How Hong Kong Is Dismantling the Memory of the Tiananmen Square Massacre
There has been months of discussion about what to do after the election. Pillar of Shame, a statue commemorating the victims of the Tiananmen Square massacre on the campus of the University of Hong Kong, workers arrived in the middle of the night—dismantling and removing it.
Social media reports began to circulate late Wednesday night that there had been construction noises and security guards had put up plastic sheets around the statue. The top of the statue was seen wrapped in plastic and being carried off by cranes.
Since its 1997 handover from British colony to semi-autonomous Chinese territory, Hong Kong had been one of the only places in China that openly marked the events of June 4, 1989—when tanks rolled into Beijing’s Tiananmen Square and left what is believed to be hundreds, if not thousands of protesters, dead in a violent crackdown by the Chinese Communist Party.
More than 180,000 people were estimated to have gathered in Hong Kong’s Victoria Park in 2019 to commemorate the 30th anniversary of the crackdown. Beijing took control of Hong Kong in response to massive antigovernment protests. The commemoration of Tiananmen’s massacre was also included in the crackdown.
Numerous pro-democracy leaders are in prison, and many civil society organizations, such as the one that organised the Tiananmen Vigil, have been disbanded. The world’s only Tiananmen museum closed earlier this year over licensing issues.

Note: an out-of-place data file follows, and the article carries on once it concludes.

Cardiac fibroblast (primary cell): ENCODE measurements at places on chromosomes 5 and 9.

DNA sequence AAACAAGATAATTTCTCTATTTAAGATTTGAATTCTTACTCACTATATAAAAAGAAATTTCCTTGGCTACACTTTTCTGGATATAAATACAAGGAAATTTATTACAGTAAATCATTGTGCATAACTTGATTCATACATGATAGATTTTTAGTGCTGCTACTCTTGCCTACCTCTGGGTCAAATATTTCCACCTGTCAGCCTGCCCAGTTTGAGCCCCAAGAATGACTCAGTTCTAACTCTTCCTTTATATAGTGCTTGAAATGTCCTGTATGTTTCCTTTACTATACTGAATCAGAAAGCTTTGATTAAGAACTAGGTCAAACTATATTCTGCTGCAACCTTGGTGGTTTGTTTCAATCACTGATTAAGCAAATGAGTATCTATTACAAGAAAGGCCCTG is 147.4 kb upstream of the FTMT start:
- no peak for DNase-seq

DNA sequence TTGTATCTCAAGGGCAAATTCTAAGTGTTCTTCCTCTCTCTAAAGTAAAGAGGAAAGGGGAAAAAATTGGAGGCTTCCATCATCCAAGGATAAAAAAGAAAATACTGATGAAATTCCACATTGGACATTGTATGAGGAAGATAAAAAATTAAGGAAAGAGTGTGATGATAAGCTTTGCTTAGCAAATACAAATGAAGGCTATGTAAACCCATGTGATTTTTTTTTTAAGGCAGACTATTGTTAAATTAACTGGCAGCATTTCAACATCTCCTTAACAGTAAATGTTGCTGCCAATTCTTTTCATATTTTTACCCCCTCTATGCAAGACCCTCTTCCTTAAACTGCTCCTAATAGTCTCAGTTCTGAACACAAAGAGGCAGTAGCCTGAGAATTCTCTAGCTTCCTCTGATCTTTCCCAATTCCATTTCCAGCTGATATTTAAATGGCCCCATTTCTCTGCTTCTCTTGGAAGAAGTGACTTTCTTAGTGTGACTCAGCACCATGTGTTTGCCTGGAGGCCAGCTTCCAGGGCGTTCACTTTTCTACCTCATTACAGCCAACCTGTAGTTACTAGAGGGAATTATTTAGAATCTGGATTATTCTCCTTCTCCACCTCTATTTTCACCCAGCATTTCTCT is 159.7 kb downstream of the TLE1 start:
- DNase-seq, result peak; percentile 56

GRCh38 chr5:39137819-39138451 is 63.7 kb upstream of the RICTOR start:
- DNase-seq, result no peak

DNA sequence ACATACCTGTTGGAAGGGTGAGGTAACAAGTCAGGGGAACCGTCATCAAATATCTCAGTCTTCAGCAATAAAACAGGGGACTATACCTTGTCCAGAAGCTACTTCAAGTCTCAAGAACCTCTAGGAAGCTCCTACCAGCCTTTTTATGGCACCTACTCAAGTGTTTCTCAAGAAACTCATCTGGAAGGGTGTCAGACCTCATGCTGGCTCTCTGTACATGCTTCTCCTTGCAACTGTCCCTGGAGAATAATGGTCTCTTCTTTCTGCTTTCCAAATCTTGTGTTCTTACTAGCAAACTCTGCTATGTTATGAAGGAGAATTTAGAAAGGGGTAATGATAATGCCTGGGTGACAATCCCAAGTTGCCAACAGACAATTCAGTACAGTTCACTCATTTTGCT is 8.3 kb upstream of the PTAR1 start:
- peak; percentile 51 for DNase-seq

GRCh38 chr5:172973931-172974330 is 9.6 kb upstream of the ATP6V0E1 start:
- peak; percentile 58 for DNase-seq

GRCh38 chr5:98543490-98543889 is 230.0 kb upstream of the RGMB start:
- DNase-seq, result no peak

The Tiananmen commemoration event has been banned for the last two years, with officials citing COVID-19 restrictions—although other large events have been allowed and nightclubs had been allowed to reopen a month before this year’s anniversary.
Twelve activists were sent to prison in December after participating in the banned Vigil. The media tycoon Jimmy Lai was also sentenced for a 13-month sentence. He was charged with inciting others to participate in an illegal assembly. Albert Ho, former chair of the organization that organised the annual gathering, was jailed for charges related to protests in 2019.
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HKU issued a statement Thursday confirming the removal of the orange-colored sculpture, which shows corpses being piled up on top of one another. It said that approval was never granted to display the statue—which was erected in a prominent spot on campus more than 20 years ago—and that it had been put in storage. The university also said it was “very concerned about the potential safety issues resulting from the fragile statue.”
The university had requested that the 26-foot statue be removed from its campus in October—sending a letter to a now disbanded civil society group that organized annual candlelight vigils to mark the Tiananmen Square massacre in Hong Kong. The request sparked protest and the law firm Mayer Brown, the university’s legal representative, withdrew from the case after facing international pressure.